Healthy Kyle Bowers champing at the bit

Kyle Bowers is feeling good — for the first time in about five years.

And, professional rodeo’s three-time Canadian bareback riding champion from Brooks, Alta., is so healthy, he didn’t deny he has an itch to try to conquer the world again.

A hint that he’s at least willing to expand his borders emerged on the weekend. Dispatches from Colorado Springs, rodeo’s U.S. headquarters, revealed he’d entered and worked a couple of American rodeos.

One was at Coulee City, Wash., the other at Eagle Mountain, Utah, productions so small that they’d never been on his itinerary back in 2005 and 2006 when he entered everything in sight.

And, he had company — Saskatchewan-raised 22-year-old saddle bronc rider Rylan Geiger, who came up less than $5,000 shy of winning the 2011 Canadian championship last November.

They were travelling partners on the home front last year.

“I’m not really back on the trail again,” Bowers, now 35, said, somewhat suspiciously.

“We were just sitting around home about a month ago getting bored because there weren’t many rodeos going on in Alberta. He convinced me to buy my American card and pop across the line with him.”

They covered expenses.

Bowers earned $540 at Coulee City, Geiger $368; And Bowers picked up another $208 at Eagle Mountain, while Geiger collected $310.

Small numbers, but small rodeos.

“I’m going to another one on Thursday at Central Point (Oregon),” Bowers reported. “Rylan can’t go because he has commitments at home.”

It’s a more decent-sized rodeo that could pay up to $2,500 for first.

Bowers, who wound up second in the world standings at the end of the 2005 regular-season and put together a $124,000 year, has gone through numerous disabilities since the end of 2006.

Shoulder separations and dislocations, a mysterious pelvic injury that took months to diagnose, a broken foot, a torn ligament in his left (riding) hand and other ailments snuffed his ambitions to the point where he rodeoed only in B.C. and the Prairies.

He didn’t even buy his American card.

But, last month the boredom set in and over a six-week span Bowers crawled on more than 25 practice bucking horses.

“I finally was healthy again and feeling good about things,” he said. “I went to (stock contractor) Warren Weatherly’s roughstock event at Stettler just for practice as well and ended up winning $1,500.

“It’s so hard for me up here in the spring just getting on one horse every week or two. I don’t ride well when I do that. I have to get on four and five a week to stay fresh. That’s why I worked those two little rodeos.”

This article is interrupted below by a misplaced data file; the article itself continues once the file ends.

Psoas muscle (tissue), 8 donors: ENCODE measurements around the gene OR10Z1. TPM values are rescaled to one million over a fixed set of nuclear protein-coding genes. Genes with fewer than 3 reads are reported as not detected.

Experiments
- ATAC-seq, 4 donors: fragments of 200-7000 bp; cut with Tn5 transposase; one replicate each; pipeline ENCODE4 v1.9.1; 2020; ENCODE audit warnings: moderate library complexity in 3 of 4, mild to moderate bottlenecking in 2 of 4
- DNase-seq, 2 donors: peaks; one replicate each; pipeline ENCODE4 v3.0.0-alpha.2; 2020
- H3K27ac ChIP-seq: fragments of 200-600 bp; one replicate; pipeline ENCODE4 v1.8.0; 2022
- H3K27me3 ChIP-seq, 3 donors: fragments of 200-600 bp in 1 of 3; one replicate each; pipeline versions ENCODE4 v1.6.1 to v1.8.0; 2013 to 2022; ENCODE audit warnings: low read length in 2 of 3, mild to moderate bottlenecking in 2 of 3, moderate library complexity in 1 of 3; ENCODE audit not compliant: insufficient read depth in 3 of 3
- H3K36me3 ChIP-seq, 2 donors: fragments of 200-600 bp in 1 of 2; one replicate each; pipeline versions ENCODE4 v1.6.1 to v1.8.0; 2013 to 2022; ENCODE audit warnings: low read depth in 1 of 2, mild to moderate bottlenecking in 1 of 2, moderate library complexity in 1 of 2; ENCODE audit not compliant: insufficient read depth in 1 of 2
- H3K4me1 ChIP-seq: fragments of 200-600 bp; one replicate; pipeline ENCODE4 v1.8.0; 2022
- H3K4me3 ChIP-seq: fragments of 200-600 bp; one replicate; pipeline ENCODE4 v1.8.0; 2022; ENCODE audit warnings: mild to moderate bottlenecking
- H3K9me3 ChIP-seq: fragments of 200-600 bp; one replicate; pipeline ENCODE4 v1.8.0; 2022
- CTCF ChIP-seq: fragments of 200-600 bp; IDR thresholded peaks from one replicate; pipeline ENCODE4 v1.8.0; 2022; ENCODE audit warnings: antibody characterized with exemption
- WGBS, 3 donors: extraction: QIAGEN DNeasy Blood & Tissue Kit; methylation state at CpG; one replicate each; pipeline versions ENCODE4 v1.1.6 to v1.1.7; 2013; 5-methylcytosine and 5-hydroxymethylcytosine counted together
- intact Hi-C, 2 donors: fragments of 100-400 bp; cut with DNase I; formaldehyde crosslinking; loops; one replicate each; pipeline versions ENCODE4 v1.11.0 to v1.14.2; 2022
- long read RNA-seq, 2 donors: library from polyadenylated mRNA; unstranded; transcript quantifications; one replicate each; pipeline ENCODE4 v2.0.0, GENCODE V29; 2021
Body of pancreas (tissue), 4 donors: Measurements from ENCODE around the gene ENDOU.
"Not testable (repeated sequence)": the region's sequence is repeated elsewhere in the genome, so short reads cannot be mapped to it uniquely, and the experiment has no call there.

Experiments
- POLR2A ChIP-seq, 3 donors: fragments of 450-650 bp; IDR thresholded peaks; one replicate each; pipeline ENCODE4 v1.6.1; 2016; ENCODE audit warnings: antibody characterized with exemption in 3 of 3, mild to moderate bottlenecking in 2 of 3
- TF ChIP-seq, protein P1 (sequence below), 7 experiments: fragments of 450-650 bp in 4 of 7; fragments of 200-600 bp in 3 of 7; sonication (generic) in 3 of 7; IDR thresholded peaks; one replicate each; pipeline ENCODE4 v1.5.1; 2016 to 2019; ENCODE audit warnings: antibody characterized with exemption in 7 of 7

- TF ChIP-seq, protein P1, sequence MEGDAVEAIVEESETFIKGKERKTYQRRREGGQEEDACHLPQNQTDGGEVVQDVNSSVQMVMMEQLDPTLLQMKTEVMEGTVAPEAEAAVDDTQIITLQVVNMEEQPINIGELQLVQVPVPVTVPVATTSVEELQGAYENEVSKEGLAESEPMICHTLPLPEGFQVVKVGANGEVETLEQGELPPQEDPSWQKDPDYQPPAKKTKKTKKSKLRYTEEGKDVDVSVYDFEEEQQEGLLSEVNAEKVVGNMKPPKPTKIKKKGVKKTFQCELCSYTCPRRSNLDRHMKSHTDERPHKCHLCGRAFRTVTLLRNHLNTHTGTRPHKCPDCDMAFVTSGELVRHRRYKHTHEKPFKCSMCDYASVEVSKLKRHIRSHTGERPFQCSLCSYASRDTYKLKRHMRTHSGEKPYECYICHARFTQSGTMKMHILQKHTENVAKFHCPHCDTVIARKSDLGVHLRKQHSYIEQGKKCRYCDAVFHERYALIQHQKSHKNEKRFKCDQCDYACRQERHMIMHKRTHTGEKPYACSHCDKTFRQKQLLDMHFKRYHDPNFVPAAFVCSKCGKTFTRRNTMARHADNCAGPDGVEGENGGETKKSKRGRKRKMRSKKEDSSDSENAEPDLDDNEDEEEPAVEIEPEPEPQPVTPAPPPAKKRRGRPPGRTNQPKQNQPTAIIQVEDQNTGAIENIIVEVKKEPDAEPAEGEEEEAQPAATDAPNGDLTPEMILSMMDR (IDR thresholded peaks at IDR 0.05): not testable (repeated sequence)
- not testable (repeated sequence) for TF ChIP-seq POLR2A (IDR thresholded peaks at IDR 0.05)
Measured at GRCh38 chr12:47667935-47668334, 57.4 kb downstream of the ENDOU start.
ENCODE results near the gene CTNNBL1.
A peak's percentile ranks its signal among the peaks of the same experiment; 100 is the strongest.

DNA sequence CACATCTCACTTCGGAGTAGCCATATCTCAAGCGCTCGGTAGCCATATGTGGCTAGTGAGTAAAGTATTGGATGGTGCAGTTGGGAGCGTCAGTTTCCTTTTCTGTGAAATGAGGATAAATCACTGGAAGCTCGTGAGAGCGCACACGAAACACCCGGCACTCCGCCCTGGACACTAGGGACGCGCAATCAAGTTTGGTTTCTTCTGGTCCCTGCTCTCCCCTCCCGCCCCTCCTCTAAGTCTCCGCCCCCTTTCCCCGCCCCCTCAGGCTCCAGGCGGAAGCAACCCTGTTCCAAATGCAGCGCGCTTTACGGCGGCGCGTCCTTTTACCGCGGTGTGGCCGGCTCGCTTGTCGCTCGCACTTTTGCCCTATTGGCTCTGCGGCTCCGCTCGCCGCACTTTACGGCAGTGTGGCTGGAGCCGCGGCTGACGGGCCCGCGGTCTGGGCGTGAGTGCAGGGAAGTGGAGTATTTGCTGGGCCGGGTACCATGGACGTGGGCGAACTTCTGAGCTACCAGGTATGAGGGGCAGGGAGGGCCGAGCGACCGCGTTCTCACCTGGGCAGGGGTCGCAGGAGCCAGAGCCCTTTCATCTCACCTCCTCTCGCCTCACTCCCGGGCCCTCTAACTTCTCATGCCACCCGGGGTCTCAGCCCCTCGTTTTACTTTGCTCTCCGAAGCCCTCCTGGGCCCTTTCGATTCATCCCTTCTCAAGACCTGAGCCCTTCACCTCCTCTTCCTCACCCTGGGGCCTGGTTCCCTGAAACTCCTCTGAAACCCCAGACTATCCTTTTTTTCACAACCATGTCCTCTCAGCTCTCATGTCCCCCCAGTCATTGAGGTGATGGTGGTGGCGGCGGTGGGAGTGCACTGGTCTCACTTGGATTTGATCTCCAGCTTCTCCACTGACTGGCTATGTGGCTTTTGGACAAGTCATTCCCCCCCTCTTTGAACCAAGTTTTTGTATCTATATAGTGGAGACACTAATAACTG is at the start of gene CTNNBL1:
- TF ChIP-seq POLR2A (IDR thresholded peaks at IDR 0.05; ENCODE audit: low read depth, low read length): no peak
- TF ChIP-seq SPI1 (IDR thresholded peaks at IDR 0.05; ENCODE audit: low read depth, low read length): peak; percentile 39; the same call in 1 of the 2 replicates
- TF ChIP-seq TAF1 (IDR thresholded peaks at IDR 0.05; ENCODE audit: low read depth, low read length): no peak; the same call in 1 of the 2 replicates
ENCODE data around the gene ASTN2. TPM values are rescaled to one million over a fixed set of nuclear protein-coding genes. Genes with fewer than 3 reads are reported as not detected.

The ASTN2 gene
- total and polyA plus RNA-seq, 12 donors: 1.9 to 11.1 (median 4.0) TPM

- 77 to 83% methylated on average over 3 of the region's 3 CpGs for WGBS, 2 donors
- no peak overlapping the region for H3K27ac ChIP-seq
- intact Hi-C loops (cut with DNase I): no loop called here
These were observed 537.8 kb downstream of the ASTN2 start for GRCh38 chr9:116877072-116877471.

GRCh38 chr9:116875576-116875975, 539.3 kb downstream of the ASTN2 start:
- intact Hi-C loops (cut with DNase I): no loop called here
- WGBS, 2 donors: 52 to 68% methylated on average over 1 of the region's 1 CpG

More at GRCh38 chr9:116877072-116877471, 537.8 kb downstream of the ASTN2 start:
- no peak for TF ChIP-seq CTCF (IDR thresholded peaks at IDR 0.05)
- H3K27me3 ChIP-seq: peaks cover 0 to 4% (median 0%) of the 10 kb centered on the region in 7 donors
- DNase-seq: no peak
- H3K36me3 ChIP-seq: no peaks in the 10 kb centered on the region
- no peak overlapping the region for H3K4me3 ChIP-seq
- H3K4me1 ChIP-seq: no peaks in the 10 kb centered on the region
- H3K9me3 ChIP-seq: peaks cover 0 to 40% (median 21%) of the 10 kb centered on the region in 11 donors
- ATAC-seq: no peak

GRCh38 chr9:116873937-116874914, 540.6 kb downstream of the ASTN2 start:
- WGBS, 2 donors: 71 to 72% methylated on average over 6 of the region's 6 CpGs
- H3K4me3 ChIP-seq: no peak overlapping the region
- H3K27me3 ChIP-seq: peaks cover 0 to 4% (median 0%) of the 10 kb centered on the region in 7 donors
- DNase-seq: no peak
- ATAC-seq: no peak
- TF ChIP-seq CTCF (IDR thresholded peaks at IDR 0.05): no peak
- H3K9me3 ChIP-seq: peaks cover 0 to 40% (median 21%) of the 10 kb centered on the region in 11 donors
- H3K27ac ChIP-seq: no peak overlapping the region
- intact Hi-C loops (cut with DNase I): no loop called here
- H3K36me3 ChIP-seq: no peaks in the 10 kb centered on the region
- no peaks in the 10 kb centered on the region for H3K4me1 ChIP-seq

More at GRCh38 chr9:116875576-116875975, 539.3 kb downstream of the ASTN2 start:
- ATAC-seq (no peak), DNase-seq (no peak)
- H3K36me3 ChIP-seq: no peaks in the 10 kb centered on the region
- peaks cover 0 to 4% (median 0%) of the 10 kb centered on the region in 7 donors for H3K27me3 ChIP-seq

Following a couple of stops this coming weekend at Leduc and Hand Hills, the season up here gets busier, which fits Bowers program. And if there isn’t enough action, he’ll pop across the line again.

“If I was to win a $10,000 cheque somewhere, it would definitely be hard for me not to go to more rodeos,” he explained. “But, I’m not setting myself up for that right now. My priorities are to stay healthy for an entire year and possibly win another Canadian championship.

“Then, maybe next year, I’d put in a strong run down south starting with the winter rodeos. It’s kind of a goal that got me thinking about this whole process.”

Meanwhile, Geiger also won the opening Wrangler Tour rodeo at Grande Prairie on the weekend and the $3,598 payday ran his seasonal income to nearly $5,700 — enough to penetrate the top 50 in the world standings.

Practice pays off for old Bowers brother

Bower’s older brother Robert, a former Canadian and Calgary Stampede champion bull rider, never saw the inside of a practice pen in his 18 years of the trail.

But Kyle got him to change his ways this spring and it served him well.

Robert put together rides of 86 at Camrose and 84 at Coleman to win nearly $2,100 and be among the early Canadian standings leaders.

Unfortunately, the 37-year-old broke his left leg (tibia) while trying to bail off his bull at Coleman and is now on the disabled list.

Robert, who probably weighs less than all the metal in his body from years of surgeries, lists his other occupation as poker room manager.

He’s now in Las Vegas for this week’s opening event of the World Series of Poker, which was a featured story on the sports pages of Monday’s edition of USA Today.

Source: Calgary Hearld